On one of the security mailing lists I follow, someone had an interesting conundrum. His management wants a 100% effective spam stopping solution.
“My bosses are demanding 100% spam prevention, and I’d like to find some industry papers, articles, etc … that explains why that’s not advisable (if even possible). My understanding is that spam mitigation is the goal, keeping spam down to where it’s not a distraction from business.”
What we have here is a situation where non-technically-minded management would like a perfect spam filtering solution.
It’s impossible to achieve 100% spam filtering using traditional means, unless you’re ready to live with large numbers of false-positives. You can get pretty close. Many solutions out there claim 99%+ catch rates with few or no false-positives. However achieving perfection is impossible. There is no reputation-based system or machine-learning based systems out there that are perfect.
Email has a default-open security model
Normally you put in layers of filtering between the sender and the recipient: connection-Level blocking measures (DNSBLs, SPF checking, DKIM, Reputation systems, etc …) supplemented by content-filtering layers.
The more aggressive the measures are; the higher false-positive rates will be.
There’s also an inherent “Gray zone” – one guy’s spam might be another guy’s ham. For instance, you have mailing list operators that distribute confirmed opt-in mailing lists for very legitimate companies. Even though I might consider them spam if I did not directly solicit them to send me stuff, the guy sitting next to me might like it.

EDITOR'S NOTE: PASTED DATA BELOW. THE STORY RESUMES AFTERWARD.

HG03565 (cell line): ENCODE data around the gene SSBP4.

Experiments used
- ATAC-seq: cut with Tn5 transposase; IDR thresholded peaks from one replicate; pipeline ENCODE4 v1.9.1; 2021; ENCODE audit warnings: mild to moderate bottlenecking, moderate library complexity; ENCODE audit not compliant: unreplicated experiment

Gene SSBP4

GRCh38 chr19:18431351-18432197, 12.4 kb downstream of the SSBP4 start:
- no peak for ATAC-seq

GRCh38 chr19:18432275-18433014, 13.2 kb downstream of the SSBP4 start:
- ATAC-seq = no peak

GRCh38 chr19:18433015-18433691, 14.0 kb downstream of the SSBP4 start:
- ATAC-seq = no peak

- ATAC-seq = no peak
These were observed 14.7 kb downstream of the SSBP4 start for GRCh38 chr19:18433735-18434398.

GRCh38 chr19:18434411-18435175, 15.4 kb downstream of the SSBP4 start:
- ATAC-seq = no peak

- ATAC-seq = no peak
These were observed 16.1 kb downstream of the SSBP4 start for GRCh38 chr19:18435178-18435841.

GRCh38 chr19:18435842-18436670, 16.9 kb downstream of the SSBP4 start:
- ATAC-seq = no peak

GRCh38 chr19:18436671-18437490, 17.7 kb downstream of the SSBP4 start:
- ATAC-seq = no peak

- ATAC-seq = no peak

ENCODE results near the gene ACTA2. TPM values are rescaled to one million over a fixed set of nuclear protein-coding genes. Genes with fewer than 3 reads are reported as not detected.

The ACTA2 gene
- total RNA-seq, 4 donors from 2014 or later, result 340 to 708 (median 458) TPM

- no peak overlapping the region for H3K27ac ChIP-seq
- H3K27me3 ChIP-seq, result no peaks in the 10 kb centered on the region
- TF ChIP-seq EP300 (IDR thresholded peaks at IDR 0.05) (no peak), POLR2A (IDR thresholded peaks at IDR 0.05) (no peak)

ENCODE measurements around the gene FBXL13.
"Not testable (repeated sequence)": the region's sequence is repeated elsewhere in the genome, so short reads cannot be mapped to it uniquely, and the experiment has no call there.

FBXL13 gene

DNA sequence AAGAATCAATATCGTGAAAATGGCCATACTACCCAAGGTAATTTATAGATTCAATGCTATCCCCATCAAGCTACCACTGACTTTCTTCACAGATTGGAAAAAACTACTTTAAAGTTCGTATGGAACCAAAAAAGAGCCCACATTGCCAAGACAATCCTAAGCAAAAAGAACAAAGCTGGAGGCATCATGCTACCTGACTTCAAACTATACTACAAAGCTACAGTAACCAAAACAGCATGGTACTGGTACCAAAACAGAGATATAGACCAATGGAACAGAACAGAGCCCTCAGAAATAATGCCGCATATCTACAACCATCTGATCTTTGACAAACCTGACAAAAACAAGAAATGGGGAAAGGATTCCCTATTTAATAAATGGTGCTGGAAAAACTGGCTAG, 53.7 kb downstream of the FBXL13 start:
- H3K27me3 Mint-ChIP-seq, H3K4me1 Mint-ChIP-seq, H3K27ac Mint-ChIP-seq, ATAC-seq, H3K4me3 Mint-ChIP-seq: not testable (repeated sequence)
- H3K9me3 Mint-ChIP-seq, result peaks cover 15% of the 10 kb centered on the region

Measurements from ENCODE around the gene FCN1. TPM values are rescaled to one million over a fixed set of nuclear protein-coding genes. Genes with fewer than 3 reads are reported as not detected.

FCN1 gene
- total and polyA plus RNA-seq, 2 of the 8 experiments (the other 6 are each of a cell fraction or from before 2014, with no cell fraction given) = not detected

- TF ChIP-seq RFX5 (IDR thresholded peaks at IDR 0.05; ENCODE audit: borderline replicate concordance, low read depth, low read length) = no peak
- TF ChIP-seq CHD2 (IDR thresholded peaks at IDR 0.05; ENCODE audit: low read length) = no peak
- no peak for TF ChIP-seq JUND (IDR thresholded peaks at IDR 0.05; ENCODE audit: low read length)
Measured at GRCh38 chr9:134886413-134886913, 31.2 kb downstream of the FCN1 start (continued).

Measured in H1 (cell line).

This solution isn’t perfect but you can block pretty much 99% of the garbage flying around with few false-positives if you strike the proper balance.
Alternative, using a default-closed security model
I know of only one method that is close to 100% effective, it’s to use a default-closed security model – this is less traditional. Basically, you basically use a spam filter that blocks everything that comes in EXCEPT for mail that is coming from trusted senders.
That implies the following:
- You need to get the list of trusted senders from management (using their address books for instance).
- You need to implement it as a trusted list in whatever spam filter you use.
- You need a mechanism that makes it easy for end-users to add trusted senders to their list (via a Quarantine report/digest or a Mail client plug-in with direct access to the quarantine). Some servers allow confirmation Emails to be sent to the sender prior to accepting Emails from them.
- Your spam filter needs some way of automatically trusting on outbound traffic. If someone internally sends an Email to an external address, that external address should be added to the sender’s trusted list.
This is the only way you can achieve near perfect catch rates. The “catch” though is that it’s a lot more work both for the admin & the end users.
A default-closed system can work, but is it really worth the extra energy, time and money?
Assuming a 99% catch rate – if end users have a handful of spams each day versus hundreds, you’ve cut down the overhead by 99% percent already. To get that extra 1% may require some serious efforts and inconveniences that make a default-closed model simply not cost-effective.
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